How to Make the Other 50% of Your Video Marketing Work. (It’s not YouTube!)
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How to Make the Other 50% of Your Video Marketing Work. (It’s not YouTube!)


I hate losing my car keys, so I found this
cool company online. They rip out your car’s ignition and replace it with a digital interface.
But now, well, I just discovered something… What if every time you want to drive down
to the office you had to go to this website and run a scan, you know, to make sure all
your bills are paid and then they send a signal so you can start your car and oh, wait there’s
more. You can only drive the distance you contracted for so if I want to drive from
Chicago to California but my account only allows me to go to Sioux City, Iowa I have
to upgrade and then I get socked with commercial account fees. Of course I’m kidding. I mean,
who would ever want to keep their car with a company like that? Crazy, right? So why
do millions of entrepreneurs do just that every day with their videos? Hi, I’m Steve
Washer with BrainyVideo.com. Let’s talk about YouTube, the 900 pound gorilla in the room.
We definitely need it for certain kinds of videos, but basing your business model on
a social media site, that’s like building your house on the tip of a giant’s nose. Sooner
or later he’s gonna catch a cold, and when he does your home becomes a rather messy house
of cards. I’ll give you an example. A couple years ago YouTube took down my video about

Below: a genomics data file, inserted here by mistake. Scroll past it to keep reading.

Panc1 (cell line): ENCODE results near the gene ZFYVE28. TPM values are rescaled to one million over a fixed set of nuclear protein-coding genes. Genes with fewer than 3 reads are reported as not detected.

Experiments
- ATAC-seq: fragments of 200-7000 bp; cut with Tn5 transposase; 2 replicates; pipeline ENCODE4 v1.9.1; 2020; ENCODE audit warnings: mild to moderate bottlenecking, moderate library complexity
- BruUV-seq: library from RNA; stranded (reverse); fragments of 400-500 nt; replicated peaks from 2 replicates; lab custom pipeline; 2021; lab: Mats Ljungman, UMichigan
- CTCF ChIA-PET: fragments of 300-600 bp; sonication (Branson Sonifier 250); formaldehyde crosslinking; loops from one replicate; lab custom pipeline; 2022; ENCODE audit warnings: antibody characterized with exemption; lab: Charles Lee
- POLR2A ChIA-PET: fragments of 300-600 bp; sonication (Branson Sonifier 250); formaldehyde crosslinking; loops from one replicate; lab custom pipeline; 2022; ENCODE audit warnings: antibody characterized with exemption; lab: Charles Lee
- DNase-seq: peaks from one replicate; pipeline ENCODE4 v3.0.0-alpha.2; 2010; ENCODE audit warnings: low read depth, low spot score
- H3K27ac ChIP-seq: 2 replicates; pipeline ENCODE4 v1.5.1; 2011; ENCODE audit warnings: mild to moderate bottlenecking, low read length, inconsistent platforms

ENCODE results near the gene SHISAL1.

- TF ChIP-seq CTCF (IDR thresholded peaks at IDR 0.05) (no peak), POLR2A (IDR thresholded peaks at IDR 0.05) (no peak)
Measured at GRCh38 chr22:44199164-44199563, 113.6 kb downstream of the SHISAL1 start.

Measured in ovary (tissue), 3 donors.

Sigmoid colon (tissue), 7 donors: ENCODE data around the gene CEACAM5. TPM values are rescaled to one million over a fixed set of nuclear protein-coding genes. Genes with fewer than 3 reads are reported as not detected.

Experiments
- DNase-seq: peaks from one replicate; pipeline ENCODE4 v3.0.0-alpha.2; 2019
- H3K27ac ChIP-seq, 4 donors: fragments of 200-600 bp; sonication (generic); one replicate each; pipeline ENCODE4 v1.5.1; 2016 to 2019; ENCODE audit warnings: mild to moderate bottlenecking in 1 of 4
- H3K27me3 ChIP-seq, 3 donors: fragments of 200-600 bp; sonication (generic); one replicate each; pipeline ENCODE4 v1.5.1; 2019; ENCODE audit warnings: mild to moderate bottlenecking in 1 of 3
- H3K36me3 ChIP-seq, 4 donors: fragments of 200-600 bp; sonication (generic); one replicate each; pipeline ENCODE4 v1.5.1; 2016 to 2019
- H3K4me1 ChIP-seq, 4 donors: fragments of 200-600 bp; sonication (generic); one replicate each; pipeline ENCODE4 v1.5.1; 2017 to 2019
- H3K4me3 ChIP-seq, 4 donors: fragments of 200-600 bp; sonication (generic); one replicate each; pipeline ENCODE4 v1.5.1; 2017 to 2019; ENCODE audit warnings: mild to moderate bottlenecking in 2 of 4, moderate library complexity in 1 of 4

why you should never buy views on YouTube. Now, why would they do something like that?
Well, it seems someone took issue with my message, bought tens of thousands of views
and pasted them onto my video. Yes, anyone can do this to anyone. YouTube, in line with
its policy of taking down videos with fake views, removed mine and said that if anything
like that ever happen again, even one more time, they would take down my channel as well.
And now no one on YouTube can see that video. There’s a word for this: Intimidation. This
creates a chilling effect. And what happens to your business when you can’t speak your
truth? Well, at the very least your brand is watered down. You know, you start saying
only what your competitors find acceptable. So, if you have a different message, you know,
one that’s in anyway controversial you need to protect yourself so you can speak without
fear. Give me video or give me death. But there’s a tiny, little hiccup on the way to
video independence and that is that that most to the quality players that make videos look
good online require you to give your videos to them. Now, technically you still own those
videos but in reality you might as well not. A true story, I have a client who wanted to
download one of her videos from a hosting company – she couldn’t do it. That little
download button doesn’t exist. She ended up having to record her own video off her screen
using Camtasia. Now, you can see why this might be. Where would you get the opt-in forms
and redirects and Schema.org markup and custom players? Those crazy technical features are
not something most people are going to create on their own. So, the hosting companies don’t
make having access to your videos a big priority. And then you need to ask what happens if you
stop paying? Well, all your videos go away. Poof! Like a bad magic trick at a PTA fundraiser.
So, is there a solution to this? Yes, and it’s very simple. Host your own videos, but
in a place built for showing videos on demand, a secure place where the storage fees have
dropped every year, a place where you can hide your videos or make them public or choose
how long they can be seen. That’s what you get with Amazon. It’s a web service called
Amazon S3. It’s built to host all your videos and audios and PDF’s and pretty much anything
else you wanna stored digitally, but I like it best for video. Every online business owner
needs an Amazon S3 account. It’s the key to your independence. Now, getting started couldn’t